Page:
Below is an excerpt from an article in the June/July issue of Unmanned Vehicles featuring General Dynamics Bluefin Robotics products -- to read the full article, visit

Watchers in the Water

By: Richard Thomas, June/July 2016

Leveraging experience

Bluefin Robotics is leveraging years of experience operating its family of AUVs such as the Bluefin-21, Bluefin-12D, Bluefin-12S, Bluefin-9M, Bluefin-9, HAUV and SandShark. While all systems listed could perform a role in ensuring port security, the 9M, 9 and HAUV would find themselves operating closest to shore.

At the top end of Bluefins products in terms of endurance are the 12D and 12S, which are able to maintain themselves on station for up to 30 hours (for the D model) at a time. Mobility for the family is most often provided by ducted thrusters.

According to company information, the 9 and 9M variants typically perform a variety of roles including: inshore survey; environmental protection and monitoring; mine countermeasures; port and harbour security; unexploded ordnance disposal; rapid environmental assessment and ISR.

The 9M has a length of 2.5m (compared to 4.93m for the larger Bluefin-21) and is sized to operate in the tight confines of commercial or military ports and harbours. A ten-hour endurance is achievable when maneuvering at 3kt, although this reduces when the platform reaches its top speed of around 5kt. Multiple payload functions are possible, including a side-scan sonar (Edge 2205), multi-beam echo sounder, sub-bottom profiler and EO camera, covering roles ranging from MCM to hydrographic survey.

The HAUV, the smallest vehicle in the portfolio, covers roles such as ship hull inspection. Equipped with a high-resolution imaging sonar, it can search out imperfections or faults on a vessel in a fraction of the time it would take a diver to complete the same task. Using this sonar, it can survey with minimal prior knowledge, and although capable of conducting autonomous tasks, it can be switched to manual control for closer inspections by the operator should something of interest come to light.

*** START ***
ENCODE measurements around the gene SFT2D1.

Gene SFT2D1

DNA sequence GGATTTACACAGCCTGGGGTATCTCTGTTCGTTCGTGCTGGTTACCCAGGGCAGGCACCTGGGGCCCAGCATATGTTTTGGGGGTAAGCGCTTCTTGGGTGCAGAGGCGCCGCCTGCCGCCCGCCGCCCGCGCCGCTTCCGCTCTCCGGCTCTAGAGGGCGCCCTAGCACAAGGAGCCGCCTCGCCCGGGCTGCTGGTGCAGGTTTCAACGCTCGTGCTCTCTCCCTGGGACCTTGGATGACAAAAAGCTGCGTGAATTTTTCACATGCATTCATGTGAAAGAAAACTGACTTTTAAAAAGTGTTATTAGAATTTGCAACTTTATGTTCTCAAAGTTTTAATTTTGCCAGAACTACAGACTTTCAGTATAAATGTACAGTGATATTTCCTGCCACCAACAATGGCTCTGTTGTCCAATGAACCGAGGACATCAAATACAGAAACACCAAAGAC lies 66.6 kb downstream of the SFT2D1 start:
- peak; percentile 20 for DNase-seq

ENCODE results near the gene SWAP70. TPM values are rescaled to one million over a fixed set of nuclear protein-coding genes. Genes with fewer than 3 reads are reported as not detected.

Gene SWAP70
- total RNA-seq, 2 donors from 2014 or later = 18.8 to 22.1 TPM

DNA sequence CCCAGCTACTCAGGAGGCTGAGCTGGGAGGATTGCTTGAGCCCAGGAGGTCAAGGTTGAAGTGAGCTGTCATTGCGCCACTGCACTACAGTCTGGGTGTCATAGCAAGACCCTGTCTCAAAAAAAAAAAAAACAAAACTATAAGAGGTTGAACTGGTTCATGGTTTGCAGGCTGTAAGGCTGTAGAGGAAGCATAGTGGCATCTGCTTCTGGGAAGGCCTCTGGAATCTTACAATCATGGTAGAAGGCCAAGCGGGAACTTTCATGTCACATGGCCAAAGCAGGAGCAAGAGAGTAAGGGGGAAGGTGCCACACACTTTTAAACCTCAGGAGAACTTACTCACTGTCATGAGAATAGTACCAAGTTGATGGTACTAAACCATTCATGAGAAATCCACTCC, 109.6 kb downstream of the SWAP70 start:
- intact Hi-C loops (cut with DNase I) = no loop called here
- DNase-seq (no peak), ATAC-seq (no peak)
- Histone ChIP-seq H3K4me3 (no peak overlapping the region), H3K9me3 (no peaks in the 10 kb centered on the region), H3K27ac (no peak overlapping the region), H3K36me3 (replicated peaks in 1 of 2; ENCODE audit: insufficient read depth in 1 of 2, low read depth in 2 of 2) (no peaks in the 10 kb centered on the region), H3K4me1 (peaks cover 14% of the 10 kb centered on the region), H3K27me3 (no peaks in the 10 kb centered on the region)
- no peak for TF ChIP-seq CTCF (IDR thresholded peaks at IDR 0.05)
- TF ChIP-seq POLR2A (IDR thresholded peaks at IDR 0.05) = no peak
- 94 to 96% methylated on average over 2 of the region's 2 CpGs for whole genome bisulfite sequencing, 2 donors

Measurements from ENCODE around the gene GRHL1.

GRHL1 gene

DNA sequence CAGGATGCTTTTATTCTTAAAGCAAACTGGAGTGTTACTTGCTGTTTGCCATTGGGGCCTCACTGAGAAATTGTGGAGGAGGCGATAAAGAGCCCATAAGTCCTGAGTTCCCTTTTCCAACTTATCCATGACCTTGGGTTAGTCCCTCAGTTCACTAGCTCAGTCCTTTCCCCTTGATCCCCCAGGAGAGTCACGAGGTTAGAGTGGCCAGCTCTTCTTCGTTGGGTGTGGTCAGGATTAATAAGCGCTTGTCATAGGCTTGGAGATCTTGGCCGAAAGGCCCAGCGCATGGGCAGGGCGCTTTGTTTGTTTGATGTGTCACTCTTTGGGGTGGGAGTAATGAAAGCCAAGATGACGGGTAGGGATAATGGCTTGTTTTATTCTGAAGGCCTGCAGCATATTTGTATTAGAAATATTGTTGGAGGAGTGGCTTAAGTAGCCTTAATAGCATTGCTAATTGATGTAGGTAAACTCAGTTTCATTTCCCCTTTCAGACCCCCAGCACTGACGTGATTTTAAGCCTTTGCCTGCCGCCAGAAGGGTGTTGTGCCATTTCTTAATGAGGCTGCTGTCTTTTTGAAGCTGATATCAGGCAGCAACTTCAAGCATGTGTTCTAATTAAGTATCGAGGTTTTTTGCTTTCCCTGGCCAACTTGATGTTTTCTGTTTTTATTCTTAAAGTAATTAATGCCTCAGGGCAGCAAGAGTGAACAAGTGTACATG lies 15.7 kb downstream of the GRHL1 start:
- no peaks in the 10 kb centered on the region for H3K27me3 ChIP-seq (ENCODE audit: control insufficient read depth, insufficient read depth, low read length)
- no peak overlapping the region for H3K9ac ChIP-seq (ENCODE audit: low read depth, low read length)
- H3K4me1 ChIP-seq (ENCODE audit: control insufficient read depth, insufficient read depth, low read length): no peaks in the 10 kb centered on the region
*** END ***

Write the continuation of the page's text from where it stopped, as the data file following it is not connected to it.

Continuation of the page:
Functional family

...according to Rand LeBouvier, strategic communications director at Bluefin Robotics, speaking to UV at Xponential 2016.

A seaport due to accept a cruise ship will send divers along the pier before it arrives and this is not always 100% reliable and it is dangerous. Our Mk 19 [HAUV] system can inspect those pier pilings very quickly and efficiently and provide real-time data and make changes if something has been placed.

We are not replacing the divers we are keeping them out of harms way. That's the key, you don't want to put those guys out of business. We need to convey the message to them that they can do ten jobs instead of one job [using unmanned systems] with those divers and make more money.


ROVs are commonly used to inspect ship hulls, a process that some think could be expanded to reduce dry-dock periods. (Image: Bluefin Robotics)


Business Models

There are also unexplored cost savings coming to light, according to Bluefin, in other uses such as vessel hull inspection, a time-consuming and expensive process for merchant shipping companies. By using an AUV or ROV to perform the inspection while the ship is in the water, even unloading containers in port, would be of significant value to the ship owners.

The benefit is more than just a map of the ship hull that certainly has value but there are also requirements for ships to periodically undergo thorough inspection, and this usually means dry docking.